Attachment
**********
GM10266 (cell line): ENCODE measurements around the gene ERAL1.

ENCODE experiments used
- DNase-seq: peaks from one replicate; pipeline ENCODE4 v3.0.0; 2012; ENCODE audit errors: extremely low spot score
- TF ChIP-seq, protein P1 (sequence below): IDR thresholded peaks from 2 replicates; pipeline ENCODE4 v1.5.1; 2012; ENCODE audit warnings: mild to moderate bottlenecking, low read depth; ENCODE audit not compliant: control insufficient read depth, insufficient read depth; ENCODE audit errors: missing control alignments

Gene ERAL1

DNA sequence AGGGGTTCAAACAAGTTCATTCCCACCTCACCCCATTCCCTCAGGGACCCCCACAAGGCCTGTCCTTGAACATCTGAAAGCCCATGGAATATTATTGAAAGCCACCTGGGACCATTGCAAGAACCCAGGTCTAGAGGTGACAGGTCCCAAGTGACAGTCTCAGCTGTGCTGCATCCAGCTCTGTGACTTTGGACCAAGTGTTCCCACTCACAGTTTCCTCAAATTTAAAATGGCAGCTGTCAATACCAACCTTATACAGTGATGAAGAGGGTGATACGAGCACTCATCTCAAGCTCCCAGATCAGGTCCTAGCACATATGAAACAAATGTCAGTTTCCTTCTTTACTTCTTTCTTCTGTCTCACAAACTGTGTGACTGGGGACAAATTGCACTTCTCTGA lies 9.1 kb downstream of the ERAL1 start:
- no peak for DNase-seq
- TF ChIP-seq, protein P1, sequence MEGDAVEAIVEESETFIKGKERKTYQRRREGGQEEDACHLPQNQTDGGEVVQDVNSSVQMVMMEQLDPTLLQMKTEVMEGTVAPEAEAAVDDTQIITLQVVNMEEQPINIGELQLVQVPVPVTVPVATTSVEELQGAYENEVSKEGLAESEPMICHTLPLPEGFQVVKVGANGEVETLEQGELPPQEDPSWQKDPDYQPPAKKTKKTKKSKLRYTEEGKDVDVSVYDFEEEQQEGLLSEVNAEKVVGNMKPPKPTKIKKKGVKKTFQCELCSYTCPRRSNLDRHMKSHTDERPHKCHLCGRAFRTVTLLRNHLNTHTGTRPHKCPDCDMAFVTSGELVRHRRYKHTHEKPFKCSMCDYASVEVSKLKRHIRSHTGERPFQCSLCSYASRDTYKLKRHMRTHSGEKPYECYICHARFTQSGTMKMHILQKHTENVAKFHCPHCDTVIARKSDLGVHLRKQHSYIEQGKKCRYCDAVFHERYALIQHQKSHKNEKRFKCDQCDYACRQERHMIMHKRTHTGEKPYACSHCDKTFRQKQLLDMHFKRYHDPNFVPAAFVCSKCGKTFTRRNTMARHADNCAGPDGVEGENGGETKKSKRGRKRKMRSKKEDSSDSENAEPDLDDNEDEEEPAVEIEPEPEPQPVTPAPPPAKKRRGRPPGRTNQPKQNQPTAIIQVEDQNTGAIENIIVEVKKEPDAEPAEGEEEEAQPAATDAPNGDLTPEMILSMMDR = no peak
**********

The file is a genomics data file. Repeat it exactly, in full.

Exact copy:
GM10266 (cell line): ENCODE measurements around the gene ERAL1.

ENCODE experiments used
- DNase-seq: peaks from one replicate; pipeline ENCODE4 v3.0.0; 2012; ENCODE audit errors: extremely low spot score
- TF ChIP-seq, protein P1 (sequence below): IDR thresholded peaks from 2 replicates; pipeline ENCODE4 v1.5.1; 2012; ENCODE audit warnings: mild to moderate bottlenecking, low read depth; ENCODE audit not compliant: control insufficient read depth, insufficient read depth; ENCODE audit errors: missing control alignments

Gene ERAL1

DNA sequence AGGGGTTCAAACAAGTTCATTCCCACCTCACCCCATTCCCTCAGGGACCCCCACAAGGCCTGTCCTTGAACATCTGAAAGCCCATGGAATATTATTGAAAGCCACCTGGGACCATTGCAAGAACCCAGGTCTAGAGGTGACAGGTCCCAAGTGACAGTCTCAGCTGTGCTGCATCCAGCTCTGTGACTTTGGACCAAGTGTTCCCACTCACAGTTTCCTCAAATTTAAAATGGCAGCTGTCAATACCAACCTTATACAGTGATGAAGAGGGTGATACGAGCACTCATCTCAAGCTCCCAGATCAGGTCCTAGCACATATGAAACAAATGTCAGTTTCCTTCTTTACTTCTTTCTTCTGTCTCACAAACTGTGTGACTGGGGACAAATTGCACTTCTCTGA lies 9.1 kb downstream of the ERAL1 start:
- no peak for DNase-seq
- TF ChIP-seq, protein P1, sequence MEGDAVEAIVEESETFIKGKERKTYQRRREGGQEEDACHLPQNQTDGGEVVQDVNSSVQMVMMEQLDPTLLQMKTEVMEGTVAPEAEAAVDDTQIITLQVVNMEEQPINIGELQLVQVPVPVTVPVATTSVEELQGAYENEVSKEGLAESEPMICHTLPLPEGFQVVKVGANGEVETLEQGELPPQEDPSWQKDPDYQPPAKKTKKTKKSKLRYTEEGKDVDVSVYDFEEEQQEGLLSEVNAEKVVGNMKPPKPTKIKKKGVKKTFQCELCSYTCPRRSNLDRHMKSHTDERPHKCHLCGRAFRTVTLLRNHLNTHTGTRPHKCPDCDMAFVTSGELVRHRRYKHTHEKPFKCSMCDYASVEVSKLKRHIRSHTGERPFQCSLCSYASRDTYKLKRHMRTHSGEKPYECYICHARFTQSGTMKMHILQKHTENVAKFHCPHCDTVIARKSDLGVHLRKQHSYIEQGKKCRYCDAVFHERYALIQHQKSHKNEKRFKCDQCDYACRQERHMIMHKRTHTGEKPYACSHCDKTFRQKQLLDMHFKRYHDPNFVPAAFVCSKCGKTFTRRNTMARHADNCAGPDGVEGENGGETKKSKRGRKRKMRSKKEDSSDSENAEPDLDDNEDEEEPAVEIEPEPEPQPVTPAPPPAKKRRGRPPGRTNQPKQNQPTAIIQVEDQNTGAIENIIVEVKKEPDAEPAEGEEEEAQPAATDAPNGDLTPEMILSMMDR = no peak